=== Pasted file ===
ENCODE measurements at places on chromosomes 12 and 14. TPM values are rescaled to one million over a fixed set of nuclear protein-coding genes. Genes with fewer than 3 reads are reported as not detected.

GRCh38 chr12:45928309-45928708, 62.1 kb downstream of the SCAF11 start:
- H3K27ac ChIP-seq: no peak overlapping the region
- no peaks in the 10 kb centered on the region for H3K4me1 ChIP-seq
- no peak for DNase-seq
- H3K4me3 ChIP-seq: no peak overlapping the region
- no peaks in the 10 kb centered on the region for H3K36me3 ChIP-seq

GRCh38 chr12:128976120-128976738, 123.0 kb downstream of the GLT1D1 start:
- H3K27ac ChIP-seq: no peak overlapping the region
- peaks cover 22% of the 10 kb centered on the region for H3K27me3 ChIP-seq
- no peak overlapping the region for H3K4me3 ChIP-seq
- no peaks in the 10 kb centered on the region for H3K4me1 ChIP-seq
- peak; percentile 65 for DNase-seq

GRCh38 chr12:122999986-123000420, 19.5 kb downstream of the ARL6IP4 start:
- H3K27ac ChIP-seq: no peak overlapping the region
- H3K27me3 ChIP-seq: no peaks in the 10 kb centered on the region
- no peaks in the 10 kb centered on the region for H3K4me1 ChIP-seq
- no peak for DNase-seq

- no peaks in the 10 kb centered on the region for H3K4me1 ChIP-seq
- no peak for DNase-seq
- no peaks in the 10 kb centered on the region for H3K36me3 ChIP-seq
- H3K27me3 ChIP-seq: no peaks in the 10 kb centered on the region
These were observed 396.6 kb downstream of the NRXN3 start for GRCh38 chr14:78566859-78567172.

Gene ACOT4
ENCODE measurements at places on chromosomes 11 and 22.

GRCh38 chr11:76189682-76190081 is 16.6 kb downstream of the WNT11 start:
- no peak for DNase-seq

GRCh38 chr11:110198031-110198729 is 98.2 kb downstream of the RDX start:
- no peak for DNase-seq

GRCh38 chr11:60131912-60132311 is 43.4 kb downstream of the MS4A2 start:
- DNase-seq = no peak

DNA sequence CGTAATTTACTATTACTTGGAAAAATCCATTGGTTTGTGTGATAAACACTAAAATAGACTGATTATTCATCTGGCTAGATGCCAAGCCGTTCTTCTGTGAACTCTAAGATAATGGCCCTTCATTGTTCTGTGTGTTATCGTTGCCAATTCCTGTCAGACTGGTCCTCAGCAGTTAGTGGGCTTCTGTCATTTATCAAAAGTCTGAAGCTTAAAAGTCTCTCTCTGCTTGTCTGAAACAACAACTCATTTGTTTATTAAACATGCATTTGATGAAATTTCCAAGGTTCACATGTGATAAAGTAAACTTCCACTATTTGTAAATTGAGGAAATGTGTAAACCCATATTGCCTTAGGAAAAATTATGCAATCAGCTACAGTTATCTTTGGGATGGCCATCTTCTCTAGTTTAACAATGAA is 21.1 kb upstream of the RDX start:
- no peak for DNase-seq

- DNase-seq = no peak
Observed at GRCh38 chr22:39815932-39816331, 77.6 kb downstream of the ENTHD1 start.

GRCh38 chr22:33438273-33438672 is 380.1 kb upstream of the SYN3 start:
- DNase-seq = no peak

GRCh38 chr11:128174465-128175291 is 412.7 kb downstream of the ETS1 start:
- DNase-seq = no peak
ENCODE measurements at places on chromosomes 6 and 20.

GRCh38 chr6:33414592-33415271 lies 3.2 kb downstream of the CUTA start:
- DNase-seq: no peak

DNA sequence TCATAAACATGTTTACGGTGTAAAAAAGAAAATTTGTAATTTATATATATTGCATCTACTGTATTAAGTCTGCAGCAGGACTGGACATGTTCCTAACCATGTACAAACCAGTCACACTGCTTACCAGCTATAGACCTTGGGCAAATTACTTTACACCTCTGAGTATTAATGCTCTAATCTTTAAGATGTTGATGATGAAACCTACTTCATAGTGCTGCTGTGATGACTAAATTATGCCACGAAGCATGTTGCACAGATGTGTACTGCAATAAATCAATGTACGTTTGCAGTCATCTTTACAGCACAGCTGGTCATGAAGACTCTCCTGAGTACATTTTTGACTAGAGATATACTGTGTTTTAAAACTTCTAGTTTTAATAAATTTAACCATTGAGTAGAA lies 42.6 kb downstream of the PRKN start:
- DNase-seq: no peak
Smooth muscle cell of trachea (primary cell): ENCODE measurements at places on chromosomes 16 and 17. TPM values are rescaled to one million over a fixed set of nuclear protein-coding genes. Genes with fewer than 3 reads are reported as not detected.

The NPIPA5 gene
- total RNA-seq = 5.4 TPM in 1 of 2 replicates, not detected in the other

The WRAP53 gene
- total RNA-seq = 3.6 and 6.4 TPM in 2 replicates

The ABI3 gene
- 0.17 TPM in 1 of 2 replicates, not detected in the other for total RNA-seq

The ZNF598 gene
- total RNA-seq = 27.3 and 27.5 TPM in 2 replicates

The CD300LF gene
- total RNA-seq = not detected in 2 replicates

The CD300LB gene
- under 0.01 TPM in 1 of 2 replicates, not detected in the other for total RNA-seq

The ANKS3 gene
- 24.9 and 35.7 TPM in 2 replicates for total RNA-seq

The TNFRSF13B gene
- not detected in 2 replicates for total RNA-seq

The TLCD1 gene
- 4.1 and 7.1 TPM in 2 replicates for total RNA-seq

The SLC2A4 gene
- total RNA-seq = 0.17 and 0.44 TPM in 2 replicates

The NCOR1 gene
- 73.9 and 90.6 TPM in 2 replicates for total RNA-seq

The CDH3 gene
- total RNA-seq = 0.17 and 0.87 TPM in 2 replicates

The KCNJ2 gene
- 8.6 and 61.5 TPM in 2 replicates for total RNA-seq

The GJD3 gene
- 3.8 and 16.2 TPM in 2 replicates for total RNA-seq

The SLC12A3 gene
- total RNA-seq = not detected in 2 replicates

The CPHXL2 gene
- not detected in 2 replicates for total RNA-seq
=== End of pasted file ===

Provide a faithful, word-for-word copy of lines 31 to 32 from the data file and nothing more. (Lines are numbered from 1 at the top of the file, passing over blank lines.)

- DNase-seq = no peak

DNA sequence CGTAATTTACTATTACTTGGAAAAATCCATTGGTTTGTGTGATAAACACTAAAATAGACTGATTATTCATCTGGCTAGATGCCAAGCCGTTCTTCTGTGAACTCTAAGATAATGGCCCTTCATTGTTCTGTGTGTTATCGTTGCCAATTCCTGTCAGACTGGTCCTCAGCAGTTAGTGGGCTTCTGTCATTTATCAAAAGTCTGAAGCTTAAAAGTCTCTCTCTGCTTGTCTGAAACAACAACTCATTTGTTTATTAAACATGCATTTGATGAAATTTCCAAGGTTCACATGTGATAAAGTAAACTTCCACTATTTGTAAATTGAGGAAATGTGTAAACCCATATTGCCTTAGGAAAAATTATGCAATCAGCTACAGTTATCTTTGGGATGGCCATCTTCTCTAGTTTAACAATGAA is 21.1 kb upstream of the RDX start: